A Summary of the Google Flood Forecasting Meets Machine Learning Workshop
Recently, we hosted the Google Flood Forecasting Meets Machine Learning workshop in our Tel Aviv office, which brought hydrology and machine learning experts from Google and the broader research community to discuss existing efforts in this space, build a common vocabulary between these groups, and catalyze promising collaborations. In line with our belief that machine learning has the potential to significantly improve flood forecasting efforts and help the hundreds of millions of people affected by floods every year, this workshop discussed improving flood forecasting by aggregating and sharing large data sets, automating calibration and modeling processes, and applying modern statistical and machine learning tools to the problem.
|Panel on challenges and opportunities in flood forecasting, featuring (from left to right): Prof. Paolo Burlando (ETH Zürich), Dr. Tyler Erickson (Google Earth Engine), Dr. Peter Salamon (Joint Research Centre) and Prof. Dawei Han (University of Bristol).|
The event was kicked off by Google’s Yossi Matias, who discussed recent machine learning work and its potential relevance for flood forecasting, crisis response and AI for Social Good, followed by two introductory sessions aimed at bridging some of the knowledge gap between the two fields – introduction to hydrology for computer scientists by Prof. Peter Molnar of ETH Zürich, and introduction to machine learning for hydrologists by Prof. Yishay Mansour of Tel Aviv University and Google
|An overview of research areas in flood forecasting addressed in the workshop.|
Presentations from the research community included:
- Dr. Dhanya C. T. of IIT Delhi gave a talk on satellite precipitation error characterization.
- Adarsh M. S., Assistant Director of the Indian Ministry of Water Resources presented India’s Central Water Commission’s role and challenges.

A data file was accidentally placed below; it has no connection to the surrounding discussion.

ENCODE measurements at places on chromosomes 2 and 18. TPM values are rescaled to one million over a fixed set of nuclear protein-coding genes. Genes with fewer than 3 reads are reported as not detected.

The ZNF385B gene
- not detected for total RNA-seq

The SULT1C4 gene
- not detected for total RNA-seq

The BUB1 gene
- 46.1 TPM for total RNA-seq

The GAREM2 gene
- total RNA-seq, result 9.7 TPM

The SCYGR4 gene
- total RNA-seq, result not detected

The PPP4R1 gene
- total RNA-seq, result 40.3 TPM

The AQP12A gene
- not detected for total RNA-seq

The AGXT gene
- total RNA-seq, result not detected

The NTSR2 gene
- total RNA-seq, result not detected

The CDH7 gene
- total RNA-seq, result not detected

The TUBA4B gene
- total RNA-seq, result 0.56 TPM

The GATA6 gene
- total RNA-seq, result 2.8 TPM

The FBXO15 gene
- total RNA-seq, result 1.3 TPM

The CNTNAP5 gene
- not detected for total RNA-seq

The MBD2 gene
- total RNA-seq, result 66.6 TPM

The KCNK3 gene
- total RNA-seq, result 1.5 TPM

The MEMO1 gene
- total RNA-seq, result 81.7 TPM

- Prof. Andras Bardossy of the University of Stuttgart discussed variation in discharge series and the challenges this presents.
- Frederik Kratzert of Johannes Kepler University presented recent work on hydrologic modeling using LSTMs.
- Prof. Paul Bates of the University of Bristol gave a keynote on the potential uses of machine learning in inundation modelling.
- Prof. Emmanouil Anagnostou of the University of Connecticut spoke about hyper-resolution hydrologic simulations at global-scale.
- Prof. Efrat Morin of the Hebrew University highlighted flood prediction challenges in dry climate regions.
- Dr. Zachary Flamig of the University of Chicago presented NASA’s new global flash flood prediction project.
Alongside these talks, we presented the various efforts across Google to try and improve flood forecasting and foster collaborations in the field, including:
- Vova Anisimov presented our progress in hydraulic modeling.
- Ami Weisel presented our research on remote discharge estimation.
- Stephan Hoyer presented our work on data-driven discretization approach to solving partial differential equations.
- Jason Hickey presented our efforts using machine learning for precipitation prediction.
- Avinatan Hassidim presented lessons learned from previous projects in Google, and how they apply to our flood forecasting efforts.
Additionally, at this workshop we piloted an experimental “ML Consultation” panel, where Googlers Gal Elidan, Sasha Goldshtein and Doron Kukliansky gave advice on how to best use machine learning in several hydrology-related tasks. Finally, we concluded the workshop with a moderated panel on the greatest challenges and opportunities in flood forecasting, with hydrology experts Prof. Paolo Burlando of ETH Zürich, Prof. Dawei Han of the University of Bristol, Dr. Peter Salamon of the Joint Research Centre and Dr. Tyler Erickson of Google Earth Engine.
Flood forecasting is an incredibly important and challenging task that is one part of our larger AI for Social Good efforts. We believe that effective global-scale solutions can be achieved by combining modern techniques with the domain expertise already existing in the field. The workshop was a great first step towards creating much-needed understanding, communication and collaboration between the flood forecasting community and the machine learning community, and we look forward to our continued engagement with the broad research community to tackle this challenge.
We would like to thank Avinatan Hassidim, Carla Bromberg, Doron Kukliansky, Efrat Morin, Gal Elidan, Guy Shalev, Jennifer Ye, Nadav Rabani and Sasha Goldshtein for their contributions to making this workshop happen.